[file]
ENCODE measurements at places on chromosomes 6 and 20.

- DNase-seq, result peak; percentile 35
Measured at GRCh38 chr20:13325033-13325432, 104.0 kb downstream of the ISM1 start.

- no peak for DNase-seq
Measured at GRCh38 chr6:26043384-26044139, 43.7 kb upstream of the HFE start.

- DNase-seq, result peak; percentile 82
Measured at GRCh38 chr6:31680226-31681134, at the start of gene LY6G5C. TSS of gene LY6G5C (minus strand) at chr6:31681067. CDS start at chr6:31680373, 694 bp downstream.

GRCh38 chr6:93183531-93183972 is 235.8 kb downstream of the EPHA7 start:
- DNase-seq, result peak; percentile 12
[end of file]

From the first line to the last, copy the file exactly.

ENCODE measurements at places on chromosomes 6 and 20.

- DNase-seq, result peak; percentile 35
Measured at GRCh38 chr20:13325033-13325432, 104.0 kb downstream of the ISM1 start.

- no peak for DNase-seq
Measured at GRCh38 chr6:26043384-26044139, 43.7 kb upstream of the HFE start.

- DNase-seq, result peak; percentile 82
Measured at GRCh38 chr6:31680226-31681134, at the start of gene LY6G5C. TSS of gene LY6G5C (minus strand) at chr6:31681067. CDS start at chr6:31680373, 694 bp downstream.

GRCh38 chr6:93183531-93183972 is 235.8 kb downstream of the EPHA7 start:
- DNase-seq, result peak; percentile 12